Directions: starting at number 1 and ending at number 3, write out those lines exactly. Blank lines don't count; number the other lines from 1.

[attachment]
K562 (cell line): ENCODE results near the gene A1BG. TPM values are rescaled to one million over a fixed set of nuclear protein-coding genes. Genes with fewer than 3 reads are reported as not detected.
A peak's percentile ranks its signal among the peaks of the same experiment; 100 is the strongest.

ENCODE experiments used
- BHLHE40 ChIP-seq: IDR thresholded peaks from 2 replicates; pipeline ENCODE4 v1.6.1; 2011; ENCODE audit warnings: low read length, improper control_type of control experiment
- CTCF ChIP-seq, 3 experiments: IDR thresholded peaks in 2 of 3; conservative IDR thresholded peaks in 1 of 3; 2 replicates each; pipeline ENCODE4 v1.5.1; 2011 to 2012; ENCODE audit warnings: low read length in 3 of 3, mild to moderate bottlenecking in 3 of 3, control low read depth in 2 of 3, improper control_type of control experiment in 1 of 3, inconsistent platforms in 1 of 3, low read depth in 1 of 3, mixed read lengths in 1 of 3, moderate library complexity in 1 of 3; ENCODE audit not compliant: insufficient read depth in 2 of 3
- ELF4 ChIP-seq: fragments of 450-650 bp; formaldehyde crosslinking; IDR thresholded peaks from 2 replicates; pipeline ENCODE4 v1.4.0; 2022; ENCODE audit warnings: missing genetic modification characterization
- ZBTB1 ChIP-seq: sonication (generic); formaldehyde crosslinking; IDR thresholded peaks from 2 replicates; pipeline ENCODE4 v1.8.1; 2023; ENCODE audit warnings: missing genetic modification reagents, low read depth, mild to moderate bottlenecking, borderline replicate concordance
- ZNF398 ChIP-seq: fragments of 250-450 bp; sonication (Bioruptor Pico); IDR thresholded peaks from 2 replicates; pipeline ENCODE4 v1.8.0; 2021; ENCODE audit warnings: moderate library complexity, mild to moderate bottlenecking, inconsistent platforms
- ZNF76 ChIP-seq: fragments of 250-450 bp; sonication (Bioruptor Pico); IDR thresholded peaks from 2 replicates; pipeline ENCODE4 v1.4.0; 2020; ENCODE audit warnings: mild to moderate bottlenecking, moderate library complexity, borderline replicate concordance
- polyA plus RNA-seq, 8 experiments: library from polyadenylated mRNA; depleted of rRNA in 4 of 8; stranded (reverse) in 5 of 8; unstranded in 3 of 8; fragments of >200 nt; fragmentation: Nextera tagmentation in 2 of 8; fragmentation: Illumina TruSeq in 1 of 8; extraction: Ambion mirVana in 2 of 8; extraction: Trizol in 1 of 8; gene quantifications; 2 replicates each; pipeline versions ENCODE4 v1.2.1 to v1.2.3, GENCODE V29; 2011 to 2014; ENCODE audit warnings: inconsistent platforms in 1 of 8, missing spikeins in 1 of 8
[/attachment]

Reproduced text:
K562 (cell line): ENCODE results near the gene A1BG. TPM values are rescaled to one million over a fixed set of nuclear protein-coding genes. Genes with fewer than 3 reads are reported as not detected.
A peak's percentile ranks its signal among the peaks of the same experiment; 100 is the strongest.

ENCODE experiments used